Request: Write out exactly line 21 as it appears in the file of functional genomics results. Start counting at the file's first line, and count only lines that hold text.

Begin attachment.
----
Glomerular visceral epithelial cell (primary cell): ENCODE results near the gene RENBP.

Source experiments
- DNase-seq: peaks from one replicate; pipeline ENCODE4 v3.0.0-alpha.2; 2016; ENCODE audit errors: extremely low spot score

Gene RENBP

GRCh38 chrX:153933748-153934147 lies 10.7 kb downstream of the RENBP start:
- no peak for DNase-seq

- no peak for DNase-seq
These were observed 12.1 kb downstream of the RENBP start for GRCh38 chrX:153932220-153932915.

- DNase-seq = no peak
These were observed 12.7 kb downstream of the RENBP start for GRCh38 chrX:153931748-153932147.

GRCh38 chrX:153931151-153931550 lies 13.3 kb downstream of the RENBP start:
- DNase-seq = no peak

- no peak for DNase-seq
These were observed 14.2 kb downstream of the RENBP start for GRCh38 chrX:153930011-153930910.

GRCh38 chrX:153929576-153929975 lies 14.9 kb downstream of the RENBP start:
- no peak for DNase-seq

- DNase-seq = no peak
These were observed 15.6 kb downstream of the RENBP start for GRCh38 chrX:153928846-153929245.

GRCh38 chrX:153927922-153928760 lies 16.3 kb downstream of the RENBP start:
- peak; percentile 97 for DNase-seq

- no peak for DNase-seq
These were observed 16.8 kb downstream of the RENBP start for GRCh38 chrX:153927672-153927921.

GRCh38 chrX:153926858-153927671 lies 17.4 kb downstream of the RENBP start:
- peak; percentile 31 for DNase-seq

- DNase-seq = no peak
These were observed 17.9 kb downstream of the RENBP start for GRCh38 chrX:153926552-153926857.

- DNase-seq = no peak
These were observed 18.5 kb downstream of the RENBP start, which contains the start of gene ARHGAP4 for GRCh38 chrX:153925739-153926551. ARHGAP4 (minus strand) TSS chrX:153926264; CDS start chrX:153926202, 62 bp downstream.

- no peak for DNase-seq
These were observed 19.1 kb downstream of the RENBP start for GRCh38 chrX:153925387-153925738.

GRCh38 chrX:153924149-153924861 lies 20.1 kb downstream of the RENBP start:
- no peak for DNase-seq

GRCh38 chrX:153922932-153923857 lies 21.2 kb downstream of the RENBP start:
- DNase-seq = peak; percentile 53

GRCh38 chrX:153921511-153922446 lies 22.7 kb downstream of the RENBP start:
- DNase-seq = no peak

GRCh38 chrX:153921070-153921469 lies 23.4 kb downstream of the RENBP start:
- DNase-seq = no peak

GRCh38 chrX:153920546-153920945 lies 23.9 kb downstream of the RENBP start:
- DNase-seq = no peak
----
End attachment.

- no peak for DNase-seq